Joe E. Martin

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Joe E. Martin
Born
Joe Elsby Martin

(1916-01-16)16 January 1916
DiedSeptember 14, 1996(1996-09-14) (aged 80)
NationalityAmerican
OccupationBoxing coach
Police officer
Known forTraining Muhammad Ali and Jimmy Ellis
Joe E. Martin
Born(1916-01-16)16 January 1916
DiedSeptember 14, 1996(1996-09-14) (aged 80)
Police career
DepartmentLouisville Police Department
Service years1937–1974
RankSworn in as an officer (1937)
Other workBoxing coach

Joe Elsby Martin Sr., (February 1, 1916 – September 14, 1996) was an American boxing coach who trained two world heavyweight champions, Muhammad Ali and Jimmy Ellis, as well as several national Golden Gloves champions.

Early life[edit]

Joe Martin was born January 16, 1916, in Colorado. He was orphaned before he reached his first birthday and was raised by an aunt in Phoenix, Arizona. He married Christine Fentress on March 4, 1941, and had one child, Joe Jr., who himself became a national Golden Gloves champion.

Boxing coach and police officer[edit]

He came to Louisville, Kentucky, in 1937 and joined the Louisville Police Department, serving until his retirement in 1974. In 1938 he became a boxing coach at the Columbia Gym in Louisville (now the student center of Spalding University),[1] where, in 1954, he began coaching Cassius Clay, who later became a three-time world heavyweight champion under the name of Muhammad Ali. During this time, he also trained Jimmy Ellis as well as eleven National Golden Gloves champions.

Martin was an early leader in Louisville's civil rights movement. At the time the future Muhammad Ali began training there, Columbia Gym was racially integrated, unlike other Louisville boxing gyms of that period.[1]

Muhammad Ali's first coach[edit]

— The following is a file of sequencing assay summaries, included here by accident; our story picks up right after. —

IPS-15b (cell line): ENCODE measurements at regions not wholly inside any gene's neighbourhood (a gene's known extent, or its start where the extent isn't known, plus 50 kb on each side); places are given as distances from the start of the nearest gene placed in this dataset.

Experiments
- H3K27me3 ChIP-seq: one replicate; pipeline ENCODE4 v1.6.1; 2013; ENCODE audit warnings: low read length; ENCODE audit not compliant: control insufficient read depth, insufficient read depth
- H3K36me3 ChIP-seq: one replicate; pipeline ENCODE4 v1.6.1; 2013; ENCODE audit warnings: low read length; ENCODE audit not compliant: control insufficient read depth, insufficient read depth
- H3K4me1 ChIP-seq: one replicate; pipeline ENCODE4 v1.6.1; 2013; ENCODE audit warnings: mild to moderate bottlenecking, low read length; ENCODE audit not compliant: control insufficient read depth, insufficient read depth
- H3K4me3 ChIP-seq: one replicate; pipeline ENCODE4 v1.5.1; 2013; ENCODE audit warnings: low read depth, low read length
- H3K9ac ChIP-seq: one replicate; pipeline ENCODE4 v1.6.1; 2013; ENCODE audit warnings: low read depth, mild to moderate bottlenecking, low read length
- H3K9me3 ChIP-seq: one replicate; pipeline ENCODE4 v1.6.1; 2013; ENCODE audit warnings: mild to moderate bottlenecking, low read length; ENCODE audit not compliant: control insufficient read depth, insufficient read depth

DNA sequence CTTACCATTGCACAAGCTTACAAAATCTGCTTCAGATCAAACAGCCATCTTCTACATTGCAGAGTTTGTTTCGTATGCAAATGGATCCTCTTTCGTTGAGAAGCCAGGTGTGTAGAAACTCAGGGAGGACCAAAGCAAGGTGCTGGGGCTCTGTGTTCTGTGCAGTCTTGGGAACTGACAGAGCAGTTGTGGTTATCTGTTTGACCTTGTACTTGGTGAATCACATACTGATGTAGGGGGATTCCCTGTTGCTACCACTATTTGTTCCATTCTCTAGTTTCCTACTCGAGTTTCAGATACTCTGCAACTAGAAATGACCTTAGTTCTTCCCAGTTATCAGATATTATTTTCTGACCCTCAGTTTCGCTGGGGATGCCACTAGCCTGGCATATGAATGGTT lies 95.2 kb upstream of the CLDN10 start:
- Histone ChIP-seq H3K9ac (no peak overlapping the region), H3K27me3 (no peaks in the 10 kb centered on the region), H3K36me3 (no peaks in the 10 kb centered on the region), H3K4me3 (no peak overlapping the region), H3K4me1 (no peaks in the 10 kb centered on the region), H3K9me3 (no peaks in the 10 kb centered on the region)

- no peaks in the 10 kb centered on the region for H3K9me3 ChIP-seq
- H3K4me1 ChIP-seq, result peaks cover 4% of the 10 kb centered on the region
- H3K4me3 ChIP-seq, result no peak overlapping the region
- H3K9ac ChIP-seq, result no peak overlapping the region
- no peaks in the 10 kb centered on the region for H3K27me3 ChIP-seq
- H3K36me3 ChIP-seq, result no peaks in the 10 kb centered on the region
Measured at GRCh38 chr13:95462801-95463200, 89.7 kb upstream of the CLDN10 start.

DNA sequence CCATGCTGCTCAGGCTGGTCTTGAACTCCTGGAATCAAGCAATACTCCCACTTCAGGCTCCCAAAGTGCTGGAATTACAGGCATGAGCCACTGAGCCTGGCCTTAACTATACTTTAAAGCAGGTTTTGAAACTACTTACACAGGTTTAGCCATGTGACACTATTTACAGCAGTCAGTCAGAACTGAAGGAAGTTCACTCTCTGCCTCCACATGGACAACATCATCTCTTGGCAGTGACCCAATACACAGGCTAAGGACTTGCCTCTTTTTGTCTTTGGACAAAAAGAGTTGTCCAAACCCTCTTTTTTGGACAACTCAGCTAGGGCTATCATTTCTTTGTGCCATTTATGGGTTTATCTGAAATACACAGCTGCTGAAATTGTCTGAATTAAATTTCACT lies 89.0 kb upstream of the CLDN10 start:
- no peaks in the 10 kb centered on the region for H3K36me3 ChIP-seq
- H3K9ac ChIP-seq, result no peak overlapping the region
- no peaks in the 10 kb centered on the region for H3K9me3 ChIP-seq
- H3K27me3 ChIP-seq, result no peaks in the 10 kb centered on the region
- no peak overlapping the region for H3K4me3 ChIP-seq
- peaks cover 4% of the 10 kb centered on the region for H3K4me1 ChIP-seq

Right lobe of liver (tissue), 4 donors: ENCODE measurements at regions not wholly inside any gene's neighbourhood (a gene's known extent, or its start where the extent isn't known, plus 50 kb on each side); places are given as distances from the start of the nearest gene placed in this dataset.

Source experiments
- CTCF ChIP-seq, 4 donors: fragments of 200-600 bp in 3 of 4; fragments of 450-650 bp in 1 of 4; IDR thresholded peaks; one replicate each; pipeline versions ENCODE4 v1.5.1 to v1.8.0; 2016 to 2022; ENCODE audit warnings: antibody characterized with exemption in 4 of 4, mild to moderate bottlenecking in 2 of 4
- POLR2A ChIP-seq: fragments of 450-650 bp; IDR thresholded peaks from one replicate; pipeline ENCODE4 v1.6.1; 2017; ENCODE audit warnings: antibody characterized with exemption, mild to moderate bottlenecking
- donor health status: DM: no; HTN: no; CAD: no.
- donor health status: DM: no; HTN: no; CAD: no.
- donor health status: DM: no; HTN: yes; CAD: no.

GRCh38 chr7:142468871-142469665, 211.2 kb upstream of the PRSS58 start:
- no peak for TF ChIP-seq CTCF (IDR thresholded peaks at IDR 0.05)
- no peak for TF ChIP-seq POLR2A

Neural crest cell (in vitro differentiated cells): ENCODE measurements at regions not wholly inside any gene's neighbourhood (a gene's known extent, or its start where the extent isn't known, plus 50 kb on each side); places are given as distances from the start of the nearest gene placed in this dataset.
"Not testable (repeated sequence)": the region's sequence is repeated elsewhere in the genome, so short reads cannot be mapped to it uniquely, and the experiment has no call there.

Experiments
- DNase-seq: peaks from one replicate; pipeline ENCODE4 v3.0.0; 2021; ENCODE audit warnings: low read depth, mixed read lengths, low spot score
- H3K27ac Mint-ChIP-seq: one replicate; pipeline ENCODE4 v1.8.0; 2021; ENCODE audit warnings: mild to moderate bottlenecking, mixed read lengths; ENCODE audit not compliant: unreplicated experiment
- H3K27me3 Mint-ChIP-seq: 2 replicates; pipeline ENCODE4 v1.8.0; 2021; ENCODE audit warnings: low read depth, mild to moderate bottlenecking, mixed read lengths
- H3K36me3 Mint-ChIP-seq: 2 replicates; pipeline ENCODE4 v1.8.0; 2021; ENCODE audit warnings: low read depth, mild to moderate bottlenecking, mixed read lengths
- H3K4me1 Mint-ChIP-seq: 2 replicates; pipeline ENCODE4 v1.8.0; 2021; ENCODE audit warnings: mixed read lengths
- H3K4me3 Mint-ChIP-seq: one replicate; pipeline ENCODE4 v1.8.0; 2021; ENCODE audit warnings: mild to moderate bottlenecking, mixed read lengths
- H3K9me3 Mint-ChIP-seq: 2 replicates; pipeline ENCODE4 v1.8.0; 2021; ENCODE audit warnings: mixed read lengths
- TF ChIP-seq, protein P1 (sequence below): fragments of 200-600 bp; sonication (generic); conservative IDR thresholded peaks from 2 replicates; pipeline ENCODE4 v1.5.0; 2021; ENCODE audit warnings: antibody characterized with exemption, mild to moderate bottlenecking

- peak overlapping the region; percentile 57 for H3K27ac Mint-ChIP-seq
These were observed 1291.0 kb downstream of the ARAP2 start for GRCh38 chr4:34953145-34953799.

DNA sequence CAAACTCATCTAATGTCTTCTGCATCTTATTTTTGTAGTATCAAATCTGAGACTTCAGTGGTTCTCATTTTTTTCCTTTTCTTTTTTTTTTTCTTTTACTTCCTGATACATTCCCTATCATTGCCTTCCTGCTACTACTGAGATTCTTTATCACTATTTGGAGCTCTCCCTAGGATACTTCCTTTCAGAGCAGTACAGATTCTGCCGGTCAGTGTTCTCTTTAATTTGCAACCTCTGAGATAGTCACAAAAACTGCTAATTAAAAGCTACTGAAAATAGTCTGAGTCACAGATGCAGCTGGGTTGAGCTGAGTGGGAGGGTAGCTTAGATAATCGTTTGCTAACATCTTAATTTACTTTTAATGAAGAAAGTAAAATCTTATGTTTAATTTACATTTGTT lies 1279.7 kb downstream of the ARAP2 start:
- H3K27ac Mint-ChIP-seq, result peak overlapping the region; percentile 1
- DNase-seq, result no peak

In 1954, a twelve-year-old then known as Cassius Clay approached Martin to report that his bicycle had been stolen and told Martin that he wanted to "whup" the thief. Martin offered to teach him how to box and guided his career for the next six years. As a 1960 Olympic coach, Martin accompanied the champion to the Olympic Games in Rome, Italy, when Ali won a gold medal. In the 1950s Martin helped produce a weekly television show on WAVE-TV called Tomorrow's Champions, which was broadcast for twelve years. After winning the gold medal, Ali began his professional career but maintained contact with Martin until his death. In 1977, Martin was inducted into the Amateur Boxing Hall of Fame.

Retirement and death[edit]

After retirement, Martin started a business as an auctioneer and twice ran unsuccessfully for Sheriff of Jefferson County, Kentucky. He fell ill in the late summer of 1996 and died in Louisville on September 14. He was buried in Memorial Gardens Cemetery in Leitchfield, Kentucky.

See also[edit]

References[edit]

  1. ^ a b Proffitt, Doug (May 7, 2015). "Tracing a legend: How a smelly gym changed Louisville". Louisville, KY: WHAS-TV. Archived from the original on May 18, 2015. Retrieved May 9, 2015.

External links[edit]